There was the problem of the car, however. According to the men-folk, it couldn't stay wedged on the side of the hill. I wasn't entirely sure why not, as I figured we couldn't leaved till everything thawed out anyway and by that time, we could just drive right on out. Besides, what's so bad about being snowed in?? Well, besides the fact that we only brought enough food for 2 days instead of the 4 it would take to thaw out. Oh, and the fact that hubby had to be to work on Monday... Drat. Okay, maybe we should try to get the car back up the hill.


The guys started to clear the snow from in front of the tires with sticks, as there were no shovels around. I watched for a moment, and then, being the baker that I am, went and grabbed up a couple cookie sheets from the cabin. I carried them up the hill, all the while hoping my cousin would understand the demolition of her bake ware.


All bent over like hunchbacks, we cleared paths for the tires with the cookie sheets, while the kids went back and forth to the cabin for gravel. We then stood by as my husband tried to get the car back on the driveway. I couldn't watch, nor could I stand to go back to the cabin, so I hid behind the tree and listened. The sound of tires on gravel on ice on asphalt is atrocious. Positively atrocious... He managed to get the car back on the driveway and up the hill near the very top, where it gets the steepest, and then the car began to slide back down the drive way. The sudden dead silence was worse than the atrocious sound of gravel and ice. I peeked out from the tree and the car was gone. I half slid, half walked back down the drive. Though I hadn't heard any bushes or trees crashing, I had to inspect the steep side of the driveway. No car there. Whew.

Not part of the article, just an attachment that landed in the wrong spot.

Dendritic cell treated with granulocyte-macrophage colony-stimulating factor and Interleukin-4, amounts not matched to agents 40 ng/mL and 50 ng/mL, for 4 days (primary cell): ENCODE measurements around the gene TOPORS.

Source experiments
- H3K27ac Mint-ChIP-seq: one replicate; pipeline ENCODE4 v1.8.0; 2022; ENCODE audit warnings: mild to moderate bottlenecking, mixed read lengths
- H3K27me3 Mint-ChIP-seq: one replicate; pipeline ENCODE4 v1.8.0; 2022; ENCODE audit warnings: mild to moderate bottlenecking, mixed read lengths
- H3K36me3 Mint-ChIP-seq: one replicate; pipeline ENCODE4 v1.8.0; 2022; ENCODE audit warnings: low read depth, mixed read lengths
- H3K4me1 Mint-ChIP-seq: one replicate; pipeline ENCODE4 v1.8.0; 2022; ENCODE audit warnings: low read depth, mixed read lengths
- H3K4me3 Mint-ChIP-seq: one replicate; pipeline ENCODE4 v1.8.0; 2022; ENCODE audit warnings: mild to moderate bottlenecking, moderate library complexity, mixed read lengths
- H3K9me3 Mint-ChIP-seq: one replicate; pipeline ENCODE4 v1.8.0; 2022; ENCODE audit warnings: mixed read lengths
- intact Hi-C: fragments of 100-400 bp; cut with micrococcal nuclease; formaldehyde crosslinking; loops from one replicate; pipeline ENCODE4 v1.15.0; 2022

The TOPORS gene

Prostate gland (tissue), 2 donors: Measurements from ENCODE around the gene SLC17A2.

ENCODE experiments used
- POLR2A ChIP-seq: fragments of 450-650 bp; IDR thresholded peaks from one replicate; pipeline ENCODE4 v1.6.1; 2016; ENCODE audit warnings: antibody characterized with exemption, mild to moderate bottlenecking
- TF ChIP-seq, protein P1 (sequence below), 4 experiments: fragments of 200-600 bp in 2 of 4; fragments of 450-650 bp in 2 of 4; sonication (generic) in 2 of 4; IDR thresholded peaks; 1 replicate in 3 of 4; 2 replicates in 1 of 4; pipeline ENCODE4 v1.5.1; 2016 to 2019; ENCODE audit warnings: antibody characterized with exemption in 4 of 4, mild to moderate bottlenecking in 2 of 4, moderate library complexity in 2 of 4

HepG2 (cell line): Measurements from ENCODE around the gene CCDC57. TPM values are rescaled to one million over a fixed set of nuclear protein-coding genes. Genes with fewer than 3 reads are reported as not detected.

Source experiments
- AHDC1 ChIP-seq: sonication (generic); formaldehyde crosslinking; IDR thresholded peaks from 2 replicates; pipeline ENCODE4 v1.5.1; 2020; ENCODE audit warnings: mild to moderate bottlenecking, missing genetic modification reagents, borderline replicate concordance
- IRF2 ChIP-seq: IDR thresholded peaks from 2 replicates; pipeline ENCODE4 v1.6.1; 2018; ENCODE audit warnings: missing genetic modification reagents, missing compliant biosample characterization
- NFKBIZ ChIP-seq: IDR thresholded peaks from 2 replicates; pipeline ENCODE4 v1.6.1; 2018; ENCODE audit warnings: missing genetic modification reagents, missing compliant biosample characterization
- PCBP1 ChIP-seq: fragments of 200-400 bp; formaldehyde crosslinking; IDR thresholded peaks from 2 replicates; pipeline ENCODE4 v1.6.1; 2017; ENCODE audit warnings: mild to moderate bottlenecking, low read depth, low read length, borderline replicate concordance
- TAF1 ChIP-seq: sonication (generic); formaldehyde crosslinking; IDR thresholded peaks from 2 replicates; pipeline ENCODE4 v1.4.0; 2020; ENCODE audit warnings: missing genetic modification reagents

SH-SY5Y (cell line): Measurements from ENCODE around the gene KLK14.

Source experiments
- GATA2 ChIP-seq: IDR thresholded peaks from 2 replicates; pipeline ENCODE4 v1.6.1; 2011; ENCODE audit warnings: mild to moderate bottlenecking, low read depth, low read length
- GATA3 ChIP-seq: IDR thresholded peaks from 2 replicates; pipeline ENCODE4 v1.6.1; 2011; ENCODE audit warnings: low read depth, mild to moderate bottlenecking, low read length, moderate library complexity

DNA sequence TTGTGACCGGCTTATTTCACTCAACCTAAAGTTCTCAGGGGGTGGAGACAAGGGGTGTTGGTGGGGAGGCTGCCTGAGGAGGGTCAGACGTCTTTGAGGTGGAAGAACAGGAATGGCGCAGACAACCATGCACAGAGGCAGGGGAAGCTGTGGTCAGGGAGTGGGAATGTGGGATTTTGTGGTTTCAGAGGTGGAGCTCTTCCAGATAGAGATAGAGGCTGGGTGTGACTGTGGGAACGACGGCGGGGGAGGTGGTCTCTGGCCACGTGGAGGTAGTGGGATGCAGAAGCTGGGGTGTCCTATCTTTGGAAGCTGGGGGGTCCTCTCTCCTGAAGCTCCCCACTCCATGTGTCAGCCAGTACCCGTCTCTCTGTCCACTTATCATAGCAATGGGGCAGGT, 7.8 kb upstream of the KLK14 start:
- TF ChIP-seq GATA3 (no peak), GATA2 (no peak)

Hubby was back at the cabin, all safe and sound. Nibbling on Pumpkin Cake. While my heart's about to fall out of my chest, the man is eating cake.

The next morning, he took the oldest boy hiking down the mountain into town. Plans were to get enough food to last the four days, but lo and behold, he found snow shovels. They brought back a shovel and some deicer along with the food. The boys spent the rest of the morning shoveling a quarter of a mile worth of hills out to the main road and loving every minute of it.

By afternoon, temps had risen above freezing, the asphalt part of the driveway was clear of ice, and the car was packed. We just had to make it around a couple of hairpin turns on the main road that was still covered with ice, but hey - we could get out the driveway! Needless to say, I didn't breathe or speak until we got to town where the roads were clear...

After we were safely on the way home, I called and explained to my cousin how we traded a snow shovel for her cookie sheets. She just laughed for a solid 5 minutes. Guess there was no reason to worry about that part.

Naturally, the guys thought it was the best Christmas ever. And on the way home, they even said those cakes were better than chocolate chip cookies. Find the recipe here.



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4 comments:

  1. Wow! What an adventure! And yet another reason I couldn't live where it snows. *gulp*

    I have goodies "magically disappear" when I bake. Odd that... :O)

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  2. Usually I'm the one eating the goodies before they're frosted. Sounds like a fun holiday! Although I get my share of snow where I live and usually chase the sunshine.

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  3. We took the kids to Hiawassee one Christmas. Stayed in a cute little cabin with a Murphy bed in the front room. Went to Helen Christmas Day,thought we'd never find a place to eat that was open! Thought we were going to have to have those hot dog and Coke deals at the gas station for out Christmas meal!LOL!
    Finally found a little place, had a good hot meal and now we have great memories. But my kids said NEVER AGAIN would we leave home for CHRISTMAS !!
    WIsh it would have snowed then.
    Glad your Christmas was so white !